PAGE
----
NC: Well, I didn’t know that I was going to make a record at all!  I wrote ten songs, and my friend Brian [Rosenworcel], [the drummer] from Guster, said, “Oh, you’re gonna make a record.  I’ll produce it.”  And he fronted the money, and then got a deal at the Luna Lounge, once a month.

QRO: The old Luna Lounge?

NC: The old one, yeah.

So we weren’t expecting it.  But what it did was make me think I should get better at singing and writing songs, since people are actually going to pay attention.

QRO: Do you have any new, post-Bender material?

NC: Yeah, we’re playing a song tonight, actually.  It doesn’t have a name.

QRO: You’re releasing a single, “Be Mine Everyone”, in The U.K. on October 1st.  Why?  Have you had success in The U.K. before?

NC: We haven’t, we just kind of trying it.  A lot of our friends put out material over there, and it seemed to do build things, to catch on here.  We have a friend out there, so we’re gonna go over there, use some of that buzz to help with the CMJ buzz, just every opportunity.

They like good music there.  If you’re accepted over there, it’s really a good thing.

QRO: Have you played in The U.K. before?

NC: No, but we’re gonna in November.

QRO: How was making the video for “You Can’t Stop”?

NC: It was great.  It was our friend Sean [Donnelly] from college.  When we first met him, I don’t remember what he was doing, but he was like, “I think I’m going to get into film.”  We finally got to do a video with him.  He’s got this really cool, homemade aesthetic.

We’re ultimately trying to make a video for every song on the album.

QRO: Really?!?

NC: Yeah.  It’s fun to do that stuff, and with the climate of the business, and bands, and the Internet, the more content you have, the more you’re accessible to people.

QRO: How did you all meet?

NC: I met Sean and Jack in college.  And Ryan [Thorton, drums], I worked at the Wetlands with him.  The whole band started out just me and him.

QRO: Are there any songs you really like playing live?

NC: All the new songs are fun to play.  New, new.

It’s all fun; it’s all a challenge.

QRO: Are there any you don’t, or don’t play anymore?

NC: There’s a bunch of songs that have been cut.  We only play two or three songs from Slow Rewind now.  We probably wrote like thirty songs for the new album, and we cut it down to twelve, so there’s a lot of songs that didn’t see the light of day.

You have to write a lot of songs to get to the good ones.

QRO: Is there any reason you chose “Be Mine Everyone” for the U.K. single?

NC: ‘Cause I like it; it’s our most slammin’ track.  It’s hard, but there’s good melodies.  People like that song.  We just figured, when people see us live, that’s the one they pick up one, so we might as well use it.

QRO: What cities have you really liked playing at?

NC: I liked playing in L.A.; Portland, Oregon was a lot of fun, Chicago…  All the major cities are really good.  Lawrence, Kansas was really fun.  There’s all these really weird little pockets.

QRO: You guys have played indoor shows, and festivals like Bonnaroo.  Which do you prefer – outdoor shows or indoor shows?

NC: At Bonnaroo, we’re a really small band, we’re low on the bill, so it’s a different experience, you’re really fighting to grab people’s attention.  Headlining at Mercury Lounge (QRO venue review), people are expecting something, so you really want to deliver, but it’s different, it’s a small room, and it’s dark, everybody’s drunk.  It’s a totally different thing.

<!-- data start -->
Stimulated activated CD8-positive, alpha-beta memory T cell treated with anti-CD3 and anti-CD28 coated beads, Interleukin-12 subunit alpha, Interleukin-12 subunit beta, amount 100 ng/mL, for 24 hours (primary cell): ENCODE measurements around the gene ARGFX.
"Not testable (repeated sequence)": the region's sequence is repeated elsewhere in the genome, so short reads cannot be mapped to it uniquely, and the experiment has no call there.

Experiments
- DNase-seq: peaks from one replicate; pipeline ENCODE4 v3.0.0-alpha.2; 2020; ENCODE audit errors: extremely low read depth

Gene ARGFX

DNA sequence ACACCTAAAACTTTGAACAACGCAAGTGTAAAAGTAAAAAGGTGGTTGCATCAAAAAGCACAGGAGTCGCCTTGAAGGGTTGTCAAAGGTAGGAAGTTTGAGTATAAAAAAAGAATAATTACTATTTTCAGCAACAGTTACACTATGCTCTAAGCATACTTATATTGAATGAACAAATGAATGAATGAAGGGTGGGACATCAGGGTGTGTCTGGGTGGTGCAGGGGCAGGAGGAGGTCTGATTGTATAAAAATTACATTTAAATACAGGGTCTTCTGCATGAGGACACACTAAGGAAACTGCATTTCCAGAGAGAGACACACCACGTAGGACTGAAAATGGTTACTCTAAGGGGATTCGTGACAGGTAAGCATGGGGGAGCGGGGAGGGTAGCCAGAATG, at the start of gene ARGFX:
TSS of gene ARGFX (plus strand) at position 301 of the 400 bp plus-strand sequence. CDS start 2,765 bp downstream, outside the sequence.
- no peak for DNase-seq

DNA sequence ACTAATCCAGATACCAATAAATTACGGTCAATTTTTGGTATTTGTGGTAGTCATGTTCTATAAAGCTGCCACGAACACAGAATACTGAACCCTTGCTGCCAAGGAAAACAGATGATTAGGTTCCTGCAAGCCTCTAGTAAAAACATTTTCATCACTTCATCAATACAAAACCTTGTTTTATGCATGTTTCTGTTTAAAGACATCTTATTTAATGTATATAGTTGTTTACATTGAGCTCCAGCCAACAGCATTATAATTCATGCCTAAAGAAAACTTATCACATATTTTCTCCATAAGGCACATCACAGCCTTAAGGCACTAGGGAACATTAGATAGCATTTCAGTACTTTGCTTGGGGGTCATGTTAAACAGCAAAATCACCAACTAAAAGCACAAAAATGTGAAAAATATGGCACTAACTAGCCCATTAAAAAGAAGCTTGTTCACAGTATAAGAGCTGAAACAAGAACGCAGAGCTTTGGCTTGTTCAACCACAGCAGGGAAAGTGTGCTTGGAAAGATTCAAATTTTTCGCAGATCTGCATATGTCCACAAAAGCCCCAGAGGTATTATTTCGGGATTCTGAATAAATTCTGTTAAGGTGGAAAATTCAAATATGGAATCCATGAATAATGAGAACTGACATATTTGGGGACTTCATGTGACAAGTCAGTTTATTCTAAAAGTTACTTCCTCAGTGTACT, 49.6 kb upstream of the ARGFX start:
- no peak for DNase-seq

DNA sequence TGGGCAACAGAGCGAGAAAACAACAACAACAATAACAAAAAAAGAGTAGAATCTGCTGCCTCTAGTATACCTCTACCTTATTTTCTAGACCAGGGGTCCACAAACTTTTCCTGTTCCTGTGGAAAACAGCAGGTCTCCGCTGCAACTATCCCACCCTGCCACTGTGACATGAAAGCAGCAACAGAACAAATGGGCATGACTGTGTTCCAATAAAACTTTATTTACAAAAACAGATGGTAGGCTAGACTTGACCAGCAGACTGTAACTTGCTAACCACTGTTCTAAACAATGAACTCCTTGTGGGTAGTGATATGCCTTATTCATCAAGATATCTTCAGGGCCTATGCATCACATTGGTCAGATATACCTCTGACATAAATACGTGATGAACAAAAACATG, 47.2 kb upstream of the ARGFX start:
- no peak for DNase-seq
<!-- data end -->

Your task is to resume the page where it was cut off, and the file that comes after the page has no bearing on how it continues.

But I like ‘em both; they’re both challenging.

QRO: Do you prefer headlining, like you are here, or opening, like you did at Luna Lounge for The Comas?

NC: Not necessarily, we pretty much do the same thing.

It depends who we’re playing with.  We opened for The Hold Steady, and I was like, ‘This is awesome!’  We opened for The Comas too, but that was more of a co-bill.

QRO: Listening to Slow Rewind, you sounded like Stephen Malkmus [of Pavement], or The Silver Jews’ David Berman.  What do you think about that kind of comparison?

NC: To me, it seems fairly accurate.  American Water, The Silver Jews album, was the one record that I was really like, “I really want to make music like that.”  Where I came into my own and kind of figured out what I wanted to do, so it seems like a pretty apt thing.  I love Stephen Malkmus, I love David Berman; I think as songwriters and lyricists, they’re just amazing.

I mean, I had a lot of other influences, too; we all do.  Slow Rewind is definitely more of a ‘one-dimensional’ thing.

QRO: More ‘singer/songwriter’?…

NC: Yeah, that’s more ‘me, with a band’, and this record, Heavenly Bender, the tracks are a lot more varied, there’s string sections, harmonies…  It’s definitely a different thing.

When we made Slow Rewind, we didn’t think that we’d ever make Heavenly Bender.  We never really ‘thought’ about it, hugely.  So we just kind of take things as they come, and just not worry about anything else, ‘cause you can’t worry about that shit.

QRO: What’s your favorite tour story?

NC: We were in Seattle once, and we were on line to get into the Pike Place Fish Market [where they throw the fish], and there’s the two crackheads, and one had one of those teardrop tattoos [by his eye].  “You guys are the band!  You guy are the band!”  And he brought out his girlfriend, “Look, it’s The Red Hot Chili Peppers!!!”

And then we got into an elevator, and it was full, and it was the four of us squeezed into this elevator, and they jumped in, and they kept going at it, and everybody in the elevator got really awkward.  I mean, half of the people probably knew we weren’t the fuckin’ Red Hot Chili Peppers.

When you’re in a small town, you’re walking around, the four of you, and you’re all getting looks, and people know you’re a band; it’s kind of exciting.